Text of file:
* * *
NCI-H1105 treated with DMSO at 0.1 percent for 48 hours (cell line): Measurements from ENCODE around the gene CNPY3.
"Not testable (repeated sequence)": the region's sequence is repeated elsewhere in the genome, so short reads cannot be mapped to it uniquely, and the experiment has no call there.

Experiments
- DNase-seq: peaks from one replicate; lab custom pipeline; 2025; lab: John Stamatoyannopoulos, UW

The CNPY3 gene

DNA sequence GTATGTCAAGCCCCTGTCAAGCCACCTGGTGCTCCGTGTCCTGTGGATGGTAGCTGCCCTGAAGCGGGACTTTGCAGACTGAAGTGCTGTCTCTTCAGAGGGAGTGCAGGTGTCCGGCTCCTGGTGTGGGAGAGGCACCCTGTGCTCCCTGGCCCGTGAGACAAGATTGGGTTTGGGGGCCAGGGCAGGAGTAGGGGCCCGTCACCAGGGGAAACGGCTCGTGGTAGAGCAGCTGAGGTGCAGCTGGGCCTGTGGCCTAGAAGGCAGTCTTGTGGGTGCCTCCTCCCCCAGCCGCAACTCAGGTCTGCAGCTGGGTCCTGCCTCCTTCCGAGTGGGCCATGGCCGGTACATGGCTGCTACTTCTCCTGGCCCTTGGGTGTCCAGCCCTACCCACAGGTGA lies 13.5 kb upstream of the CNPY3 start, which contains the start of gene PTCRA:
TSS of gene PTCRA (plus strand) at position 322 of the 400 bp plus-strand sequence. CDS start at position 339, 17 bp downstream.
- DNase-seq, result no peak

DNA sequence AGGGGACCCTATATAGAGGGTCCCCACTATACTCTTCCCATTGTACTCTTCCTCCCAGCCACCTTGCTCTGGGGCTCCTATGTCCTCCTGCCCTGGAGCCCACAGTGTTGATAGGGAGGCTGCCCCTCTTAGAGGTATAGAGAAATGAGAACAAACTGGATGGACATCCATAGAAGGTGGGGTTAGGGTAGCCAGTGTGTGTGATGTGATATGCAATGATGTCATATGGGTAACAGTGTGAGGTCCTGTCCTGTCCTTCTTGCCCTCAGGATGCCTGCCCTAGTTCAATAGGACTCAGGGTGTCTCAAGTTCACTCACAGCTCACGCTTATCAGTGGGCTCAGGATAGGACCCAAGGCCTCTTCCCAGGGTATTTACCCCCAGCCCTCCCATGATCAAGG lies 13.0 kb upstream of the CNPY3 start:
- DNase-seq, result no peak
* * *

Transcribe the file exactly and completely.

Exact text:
NCI-H1105 treated with DMSO at 0.1 percent for 48 hours (cell line): Measurements from ENCODE around the gene CNPY3.
"Not testable (repeated sequence)": the region's sequence is repeated elsewhere in the genome, so short reads cannot be mapped to it uniquely, and the experiment has no call there.

Experiments
- DNase-seq: peaks from one replicate; lab custom pipeline; 2025; lab: John Stamatoyannopoulos, UW

The CNPY3 gene

DNA sequence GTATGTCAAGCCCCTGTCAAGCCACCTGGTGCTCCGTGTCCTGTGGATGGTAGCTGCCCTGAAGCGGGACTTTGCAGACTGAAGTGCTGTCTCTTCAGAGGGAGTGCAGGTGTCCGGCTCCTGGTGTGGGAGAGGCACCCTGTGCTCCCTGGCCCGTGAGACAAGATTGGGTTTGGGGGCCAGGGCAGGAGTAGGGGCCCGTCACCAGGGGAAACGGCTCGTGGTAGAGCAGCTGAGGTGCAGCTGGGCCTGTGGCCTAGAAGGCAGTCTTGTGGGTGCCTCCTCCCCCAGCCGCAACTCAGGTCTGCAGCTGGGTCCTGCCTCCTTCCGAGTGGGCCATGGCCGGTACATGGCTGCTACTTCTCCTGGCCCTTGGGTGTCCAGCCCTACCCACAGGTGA lies 13.5 kb upstream of the CNPY3 start, which contains the start of gene PTCRA:
TSS of gene PTCRA (plus strand) at position 322 of the 400 bp plus-strand sequence. CDS start at position 339, 17 bp downstream.
- DNase-seq, result no peak

DNA sequence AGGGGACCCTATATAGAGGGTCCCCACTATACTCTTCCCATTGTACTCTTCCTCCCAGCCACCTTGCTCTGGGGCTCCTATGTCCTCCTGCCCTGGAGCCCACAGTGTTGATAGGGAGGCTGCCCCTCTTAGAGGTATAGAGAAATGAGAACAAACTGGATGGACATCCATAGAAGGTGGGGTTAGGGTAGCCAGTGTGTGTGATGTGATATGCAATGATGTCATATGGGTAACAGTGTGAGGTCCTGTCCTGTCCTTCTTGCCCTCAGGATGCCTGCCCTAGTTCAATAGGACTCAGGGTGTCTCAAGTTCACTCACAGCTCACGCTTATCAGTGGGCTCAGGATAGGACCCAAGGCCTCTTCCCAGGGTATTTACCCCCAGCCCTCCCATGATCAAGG lies 13.0 kb upstream of the CNPY3 start:
- DNase-seq, result no peak